Largest marine reserve in the world comes into effect in Antarctica
The world’s biggest marine reserve in Antarctica officially comes into effect today and it’s being called a “watershed” moment in conservation. The marine protected area in the Ross Sea covers 1.5 million square km and some 72% is a “no-take” zone where all fishing is forbidden.
The Ross Sea ice shelf is one of these as we’ve seen countless times on natural history films. We are delighted that this area is to be fully protected, as it supports extensive biomass and diversity of life.Dr Jean-Luc Solandt,
MCS, Principle Specialist, Marine Protected Areas
British endurance swimmer, Lewis Pugh, who completed a series of swims in around Antarctica to call for the marine reserve in the “pristine” waters of the Ross Sea said: “All the freezing swims I undertook in the Ross Sea in 2015 were now absolutely worth it.”
MCS Principal Specialist, Marine Protected Areas, Dr Jean-Luc Solandt says these are some of the most productive seas in the world - harbouring vast reserves of marine life: “The Ross Sea ice shelf is one of these as we’ve seen countless times on natural history films. We are delighted that this area is to be fully protected, as it supports extensive biomass and diversity of life.
“The Government needs to implement strong protection measures around the British Isles where we have a massive 293 ‘paper parks’ covering 23% of our UK territorial seas that don’t protect anything. We’ve calculated that only 1% of our seas in these ‘paper parks’ is permanently protected from bottom trawling, whilst a less than 0.003% are in no take zone zones – that’s just 50km square.”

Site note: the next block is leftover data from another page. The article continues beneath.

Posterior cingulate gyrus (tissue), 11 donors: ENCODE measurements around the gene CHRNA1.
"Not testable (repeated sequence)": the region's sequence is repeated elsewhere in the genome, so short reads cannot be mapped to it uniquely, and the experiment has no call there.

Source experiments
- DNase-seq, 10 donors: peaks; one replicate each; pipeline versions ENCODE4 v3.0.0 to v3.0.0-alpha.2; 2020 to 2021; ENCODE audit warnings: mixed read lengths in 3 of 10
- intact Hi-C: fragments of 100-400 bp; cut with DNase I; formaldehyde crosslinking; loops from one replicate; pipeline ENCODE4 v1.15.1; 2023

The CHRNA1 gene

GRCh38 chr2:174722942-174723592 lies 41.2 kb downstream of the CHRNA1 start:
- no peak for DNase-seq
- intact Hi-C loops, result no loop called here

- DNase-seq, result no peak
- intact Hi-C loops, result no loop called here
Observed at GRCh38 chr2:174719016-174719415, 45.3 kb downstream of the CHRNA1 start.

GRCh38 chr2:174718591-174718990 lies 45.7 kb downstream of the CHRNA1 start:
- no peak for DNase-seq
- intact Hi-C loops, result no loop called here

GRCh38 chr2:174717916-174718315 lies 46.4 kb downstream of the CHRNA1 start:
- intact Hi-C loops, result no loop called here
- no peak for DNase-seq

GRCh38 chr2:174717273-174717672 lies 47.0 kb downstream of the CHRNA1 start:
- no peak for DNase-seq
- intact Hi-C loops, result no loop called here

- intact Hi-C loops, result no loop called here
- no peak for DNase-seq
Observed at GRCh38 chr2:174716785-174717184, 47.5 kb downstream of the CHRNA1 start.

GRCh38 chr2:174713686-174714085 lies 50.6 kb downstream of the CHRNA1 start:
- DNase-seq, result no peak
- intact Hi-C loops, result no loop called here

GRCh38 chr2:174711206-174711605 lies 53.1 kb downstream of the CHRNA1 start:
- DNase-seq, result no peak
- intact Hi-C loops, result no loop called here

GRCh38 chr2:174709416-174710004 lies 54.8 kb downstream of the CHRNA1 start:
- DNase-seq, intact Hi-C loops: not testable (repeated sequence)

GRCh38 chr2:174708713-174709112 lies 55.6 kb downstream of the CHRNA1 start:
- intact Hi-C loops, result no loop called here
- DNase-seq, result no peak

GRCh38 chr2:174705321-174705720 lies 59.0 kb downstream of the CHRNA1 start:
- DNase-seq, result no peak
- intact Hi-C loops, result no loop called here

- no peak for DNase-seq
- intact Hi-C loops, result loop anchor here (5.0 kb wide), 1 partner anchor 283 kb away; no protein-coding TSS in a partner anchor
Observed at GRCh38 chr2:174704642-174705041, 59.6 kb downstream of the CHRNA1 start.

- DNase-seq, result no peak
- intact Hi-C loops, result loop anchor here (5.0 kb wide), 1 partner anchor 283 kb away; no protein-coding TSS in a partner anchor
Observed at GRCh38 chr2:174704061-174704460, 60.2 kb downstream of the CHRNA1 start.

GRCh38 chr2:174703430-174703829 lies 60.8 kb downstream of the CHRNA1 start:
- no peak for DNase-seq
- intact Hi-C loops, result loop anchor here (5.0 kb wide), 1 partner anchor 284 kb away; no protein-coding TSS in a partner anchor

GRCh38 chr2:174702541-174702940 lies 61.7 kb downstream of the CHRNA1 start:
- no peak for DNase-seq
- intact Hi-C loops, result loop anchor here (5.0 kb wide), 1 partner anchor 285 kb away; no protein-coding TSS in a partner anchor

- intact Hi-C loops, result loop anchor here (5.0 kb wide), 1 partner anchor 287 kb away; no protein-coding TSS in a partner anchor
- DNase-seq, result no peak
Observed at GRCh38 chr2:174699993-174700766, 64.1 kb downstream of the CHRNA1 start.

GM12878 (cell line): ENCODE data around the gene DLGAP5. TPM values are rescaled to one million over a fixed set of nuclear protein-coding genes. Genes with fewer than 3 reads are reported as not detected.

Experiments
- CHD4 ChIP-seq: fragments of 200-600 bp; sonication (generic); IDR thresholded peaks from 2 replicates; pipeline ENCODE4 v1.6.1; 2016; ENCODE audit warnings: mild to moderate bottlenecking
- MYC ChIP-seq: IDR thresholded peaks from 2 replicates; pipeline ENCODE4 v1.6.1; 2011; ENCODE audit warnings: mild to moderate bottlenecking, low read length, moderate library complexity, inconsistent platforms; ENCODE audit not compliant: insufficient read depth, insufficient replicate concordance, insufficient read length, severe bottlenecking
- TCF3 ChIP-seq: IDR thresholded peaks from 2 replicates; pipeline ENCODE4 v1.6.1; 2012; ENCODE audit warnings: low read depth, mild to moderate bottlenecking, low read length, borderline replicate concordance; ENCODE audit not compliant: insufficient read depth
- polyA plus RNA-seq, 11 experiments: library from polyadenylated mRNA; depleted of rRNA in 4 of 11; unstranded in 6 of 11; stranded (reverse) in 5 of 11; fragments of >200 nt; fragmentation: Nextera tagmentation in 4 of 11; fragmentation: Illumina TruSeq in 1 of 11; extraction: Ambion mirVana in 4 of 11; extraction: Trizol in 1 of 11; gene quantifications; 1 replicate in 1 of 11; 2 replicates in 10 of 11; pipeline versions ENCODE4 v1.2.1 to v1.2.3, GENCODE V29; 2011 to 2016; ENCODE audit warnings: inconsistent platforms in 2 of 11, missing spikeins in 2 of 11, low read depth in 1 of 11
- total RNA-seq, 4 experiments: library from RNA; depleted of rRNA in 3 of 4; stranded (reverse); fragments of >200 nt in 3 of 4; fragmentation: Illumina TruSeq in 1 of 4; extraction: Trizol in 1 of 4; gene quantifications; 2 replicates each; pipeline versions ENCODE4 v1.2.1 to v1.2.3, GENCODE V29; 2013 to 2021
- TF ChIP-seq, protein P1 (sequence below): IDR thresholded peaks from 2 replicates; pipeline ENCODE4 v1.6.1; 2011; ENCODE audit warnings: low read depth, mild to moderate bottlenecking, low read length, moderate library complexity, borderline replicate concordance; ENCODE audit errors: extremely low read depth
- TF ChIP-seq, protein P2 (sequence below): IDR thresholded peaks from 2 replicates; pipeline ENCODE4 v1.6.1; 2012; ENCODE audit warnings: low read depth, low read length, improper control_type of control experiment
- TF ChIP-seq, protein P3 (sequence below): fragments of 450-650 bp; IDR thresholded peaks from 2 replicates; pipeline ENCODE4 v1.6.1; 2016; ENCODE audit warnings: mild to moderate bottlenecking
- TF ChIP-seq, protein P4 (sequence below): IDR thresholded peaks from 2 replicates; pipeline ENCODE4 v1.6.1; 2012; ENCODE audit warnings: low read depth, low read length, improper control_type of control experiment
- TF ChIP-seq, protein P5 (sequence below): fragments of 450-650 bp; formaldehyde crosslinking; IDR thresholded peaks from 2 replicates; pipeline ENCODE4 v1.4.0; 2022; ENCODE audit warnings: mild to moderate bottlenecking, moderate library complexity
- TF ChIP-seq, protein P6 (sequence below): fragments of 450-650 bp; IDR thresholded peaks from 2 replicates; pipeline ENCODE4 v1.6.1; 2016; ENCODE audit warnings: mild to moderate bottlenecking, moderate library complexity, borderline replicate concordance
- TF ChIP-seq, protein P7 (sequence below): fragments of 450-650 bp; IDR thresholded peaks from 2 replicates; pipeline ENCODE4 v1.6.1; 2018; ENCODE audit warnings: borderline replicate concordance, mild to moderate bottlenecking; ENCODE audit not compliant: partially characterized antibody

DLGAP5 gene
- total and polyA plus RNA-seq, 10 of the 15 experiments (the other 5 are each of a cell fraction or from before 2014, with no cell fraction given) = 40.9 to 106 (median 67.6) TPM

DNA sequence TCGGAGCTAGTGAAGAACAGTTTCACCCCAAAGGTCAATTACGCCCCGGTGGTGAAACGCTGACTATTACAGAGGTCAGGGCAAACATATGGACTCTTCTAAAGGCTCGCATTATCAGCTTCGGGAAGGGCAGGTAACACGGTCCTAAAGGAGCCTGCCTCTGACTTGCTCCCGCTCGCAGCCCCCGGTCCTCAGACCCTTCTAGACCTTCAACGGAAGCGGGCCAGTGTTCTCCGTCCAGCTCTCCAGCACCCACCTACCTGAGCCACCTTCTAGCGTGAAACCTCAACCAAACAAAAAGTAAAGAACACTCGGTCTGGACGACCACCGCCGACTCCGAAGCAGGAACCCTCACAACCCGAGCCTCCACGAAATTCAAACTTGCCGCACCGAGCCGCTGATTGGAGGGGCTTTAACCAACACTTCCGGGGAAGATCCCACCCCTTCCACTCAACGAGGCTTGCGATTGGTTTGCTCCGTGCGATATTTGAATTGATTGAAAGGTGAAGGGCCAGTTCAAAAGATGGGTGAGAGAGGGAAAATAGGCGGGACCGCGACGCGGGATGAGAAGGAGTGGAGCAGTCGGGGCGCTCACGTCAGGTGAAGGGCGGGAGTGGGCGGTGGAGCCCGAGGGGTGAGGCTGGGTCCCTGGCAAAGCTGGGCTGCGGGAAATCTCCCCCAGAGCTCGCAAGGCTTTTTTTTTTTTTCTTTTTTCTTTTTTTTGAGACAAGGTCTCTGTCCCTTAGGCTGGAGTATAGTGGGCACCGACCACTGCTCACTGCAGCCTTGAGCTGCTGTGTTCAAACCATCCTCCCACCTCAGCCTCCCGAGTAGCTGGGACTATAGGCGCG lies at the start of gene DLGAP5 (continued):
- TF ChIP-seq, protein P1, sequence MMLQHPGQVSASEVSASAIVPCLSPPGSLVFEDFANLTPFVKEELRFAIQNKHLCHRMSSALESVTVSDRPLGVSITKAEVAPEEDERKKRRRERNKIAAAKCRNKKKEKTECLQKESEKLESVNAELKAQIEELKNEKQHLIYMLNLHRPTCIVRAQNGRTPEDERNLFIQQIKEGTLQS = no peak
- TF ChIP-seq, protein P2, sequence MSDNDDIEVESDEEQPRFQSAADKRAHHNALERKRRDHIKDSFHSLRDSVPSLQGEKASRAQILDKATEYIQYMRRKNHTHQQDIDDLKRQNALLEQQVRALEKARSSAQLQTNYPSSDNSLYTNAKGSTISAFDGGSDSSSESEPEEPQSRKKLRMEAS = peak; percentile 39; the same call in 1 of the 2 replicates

The marine protected area in the Ross Sea will curb damaging activities such as fishing, to protect wildlife including Adelie and emperor penguins in the high seas off Antarctica. 430,000 square miles of the total area is a “no-take” zone where all fishing is banned forbidden, while other areas will allow some harvesting of fish and krill for scientific research.
The newly protected area has been created out of an agreement by the Commission for the Conservation of Antarctic Marine Living Resources, which is made up of 24 countries - including the UK - and the EU.
Swimmer Lewis Pugh said: “The creation of Ross Sea marine protected area is a watershed moment in the history of conservation. It’s not just the largest protected area in the world, but it’s the first large scale marine protected area in the High Seas.
“As such, it sets a very important precedent. But the real work starts today - we now have to intensify our efforts to protect the remaining seas around Antarctica. Our futures really do depend on it.”
He urged the UK Government to take the “next step” in protecting the waters around Antarctica by boosting protection around South Georgia and putting in place a fully protected “no-take zone” round the neighbouring South Sandwich Islands.
“These islands in the Scotia Sea are one of the most important biodiversity hotspots in the whole world, and it’s crucial we protect them from rapid climate change and industrial over-fishing.”
He called on Foreign Secretary Boris Johnson to take decisive action to protect the islands from industrial fishing fleets which he fears will soon move in.
And in other news - An international agreement that prevents commercial fisheries from starting in the Central Arctic Ocean before adequate science is collected and appropriate regulatory mechanisms are in place has been signed.
The signatories, which include the five Arctic coastal countries—the United States, Canada, Russia, Greenland/Denmark, and Norway—plus China, the European Union, Iceland, Japan, and South Korea, agreed to close the region to fishing for at least 16 years to better understand this ever changing ecosystem and its marine life and to determine if fishing there could be ecologically sustainable.
After that initial term, the pact will extend automatically in five-year increments unless a country objects or science-based fishing limits and management measures are adopted.
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Did you know?…
To the shelf limits, Scotland has 61% of UK waters, of which 23% are now in existing or new ‘marine protected areas’
Over 500,000 records of undersea species and habitats have been collected by volunteer Seasearch divers